Trail to ocean coming to life because of local volunteers

Trail Stewards Suze Dodd and Jean Nagy of the Huntington Beach Tree Society. Photo by Chris MacDonald

A three-mile trail from Huntington Central Park to the Pacific Ocean is being brought to life by dedicated area volunteers.

“The Shipley-to-Shore Nature Trail provides us a rare opportunity to restore the land to its natural beauty and create a path where everyone can enjoy fresh air, see beautiful birds, colorful butterflies and panoramic views, while exercising themselves, their horses and dogs,” said Jean Nagy, a volunteer from Huntington Harbour, who helped found the Huntington Beach Tree Society and oversees the trail project.

“Working on beautifying this spectacular trail is like being at Disneyland for people who love to garden,” said Suze Dodd of Belmont Shore, another regular volunteer. “We’re creating a sensational Hummingbird Garden, an Oak Forest, a Butterfly Meadow and much more.”

Volunteers—local area residents, Boy Scouts, Brownies, students and even teachers from Orange County and Long Beach—pitch in to make this dream path a reality. Mark Rudig, an Estancia High School English teacher, spends several hours a week planting baby oak and redwood trees—some of which he purchased. “There aren’t many spots like this left and we really need to preserve open space in our urban cities,” said the Huntington Beach resident.

The Seal Beach Sun News regularly donates old issues to help stop the growth of weeds along the trail and Urban Forest.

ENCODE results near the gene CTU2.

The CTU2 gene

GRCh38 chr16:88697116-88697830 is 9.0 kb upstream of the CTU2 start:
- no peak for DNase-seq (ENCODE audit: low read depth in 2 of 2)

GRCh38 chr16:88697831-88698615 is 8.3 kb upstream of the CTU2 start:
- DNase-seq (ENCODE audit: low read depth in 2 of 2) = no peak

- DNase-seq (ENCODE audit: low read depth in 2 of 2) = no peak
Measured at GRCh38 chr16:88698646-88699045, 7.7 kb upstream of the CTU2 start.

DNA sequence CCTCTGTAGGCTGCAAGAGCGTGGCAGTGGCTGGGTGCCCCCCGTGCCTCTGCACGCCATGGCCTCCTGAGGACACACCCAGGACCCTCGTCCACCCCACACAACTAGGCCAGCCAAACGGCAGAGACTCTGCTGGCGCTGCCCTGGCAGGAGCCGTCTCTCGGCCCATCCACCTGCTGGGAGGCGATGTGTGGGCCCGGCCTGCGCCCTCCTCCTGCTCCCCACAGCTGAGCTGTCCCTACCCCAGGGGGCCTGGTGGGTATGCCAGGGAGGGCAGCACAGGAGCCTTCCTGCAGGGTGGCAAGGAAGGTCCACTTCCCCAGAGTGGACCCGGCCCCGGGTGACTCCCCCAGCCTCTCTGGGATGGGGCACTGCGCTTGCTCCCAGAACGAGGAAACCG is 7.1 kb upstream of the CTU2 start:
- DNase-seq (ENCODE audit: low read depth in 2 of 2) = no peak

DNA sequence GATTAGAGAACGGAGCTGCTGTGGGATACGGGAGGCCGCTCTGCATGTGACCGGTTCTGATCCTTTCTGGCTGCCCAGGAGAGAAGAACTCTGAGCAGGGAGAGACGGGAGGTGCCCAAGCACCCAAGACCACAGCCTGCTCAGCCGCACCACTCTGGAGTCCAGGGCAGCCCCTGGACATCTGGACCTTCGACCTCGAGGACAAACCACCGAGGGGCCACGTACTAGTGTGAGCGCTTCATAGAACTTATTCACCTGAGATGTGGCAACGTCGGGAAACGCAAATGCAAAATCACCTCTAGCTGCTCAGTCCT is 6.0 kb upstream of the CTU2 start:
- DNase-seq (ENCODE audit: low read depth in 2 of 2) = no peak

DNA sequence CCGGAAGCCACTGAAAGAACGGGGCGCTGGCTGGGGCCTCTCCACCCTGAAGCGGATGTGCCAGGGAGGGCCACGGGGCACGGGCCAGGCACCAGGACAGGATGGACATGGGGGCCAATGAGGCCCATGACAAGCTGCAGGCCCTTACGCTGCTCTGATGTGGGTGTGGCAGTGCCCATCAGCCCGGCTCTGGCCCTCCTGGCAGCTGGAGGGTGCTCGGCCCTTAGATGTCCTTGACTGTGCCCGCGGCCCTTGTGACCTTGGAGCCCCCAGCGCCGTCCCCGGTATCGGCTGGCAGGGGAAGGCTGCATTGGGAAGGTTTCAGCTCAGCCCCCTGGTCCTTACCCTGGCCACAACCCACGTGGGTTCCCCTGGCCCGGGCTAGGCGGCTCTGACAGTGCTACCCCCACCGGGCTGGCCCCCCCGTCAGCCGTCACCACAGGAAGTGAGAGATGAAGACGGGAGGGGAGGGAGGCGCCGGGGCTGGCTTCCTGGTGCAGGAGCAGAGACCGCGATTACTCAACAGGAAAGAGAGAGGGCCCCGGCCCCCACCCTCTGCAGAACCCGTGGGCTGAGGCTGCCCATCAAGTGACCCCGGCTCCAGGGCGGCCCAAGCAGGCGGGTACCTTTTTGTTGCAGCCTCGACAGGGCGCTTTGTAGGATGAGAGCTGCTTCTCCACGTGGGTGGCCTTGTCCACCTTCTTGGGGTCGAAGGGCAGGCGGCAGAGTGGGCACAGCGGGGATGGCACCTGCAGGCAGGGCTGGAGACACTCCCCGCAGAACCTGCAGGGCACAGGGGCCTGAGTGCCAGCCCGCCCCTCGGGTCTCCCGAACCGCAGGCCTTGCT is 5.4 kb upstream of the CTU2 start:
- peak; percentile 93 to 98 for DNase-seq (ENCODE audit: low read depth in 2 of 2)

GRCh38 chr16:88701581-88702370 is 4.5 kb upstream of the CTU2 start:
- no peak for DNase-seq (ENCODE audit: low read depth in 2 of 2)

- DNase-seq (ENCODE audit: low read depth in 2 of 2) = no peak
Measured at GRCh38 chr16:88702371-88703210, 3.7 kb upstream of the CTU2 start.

“We put the newspapers on the ground, around plants and trees,” explains Nagy, President of the HB Tree Society. “We then place 6-inches of woodchips on top of the papers. The newsprint disintegrates, preventing the growth of weeds.”

More than 1 ½ miles of the trail is completed (or nearly finished) through Central Park (from Shipley Nature Center (off Goldenwest Street), past Huntington Lake, up hills–near the Equestrian Center & Urban Forest–then along Ellis Avenue to Edwards Street. The Tree Society is working with the County to continue the trail from the Edwards Stoplight down through unincorporated land, by the city’s Overlook Park to Seapoint Street, through Wieder Park to the Pacific Ocean. The portion from Garfield Avenue to Pacific Coast Highway already exists.

The trail is already being enjoyed by runners, hikers, equestrians, photographers and even an annual High School Cross Country Invitational, which draws participants from other states.

“It also definitely enhances neighborhood appeal by providing a pedestrian and bicycle friendly path,” said Steve Durant, a local property owner. “It sure beats having to walk or bike along the Slater Avenue levee to the Bolsa Chica Wetlands and Ocean.”

“We are incredibly fortunate to have such committed volunteers, who donate hundreds of hours to beautify the new trail, Urban Forest and other parks,” said Lyn Semeta, Huntington Beach Mayor Pro Tem. “Thanks to tireless advocates like Jean Nagy, along with citizen donations and a grant (the city received from the state), this fantastic trail is providing a much needed respite in this increasingly busy world.”

“To complete the trail, we need 4-by-4 trail liners, big boulders, 4 large Oak Trees and funds to finish the Hummingbird Garden and purchase other native plants,” Nagy said. “We’re also always looking for more volunteers and tax donations (all of which are deductible).”

Three “tree-ific” ways to donate are: Visit; Go to & click Donate, or mail checks to Huntington Beach Tree Society, Inc., P.O. Box 1269 Sunset Beach, CA 90742. You also can call Jean Nagy with any questions at 562-760-0733.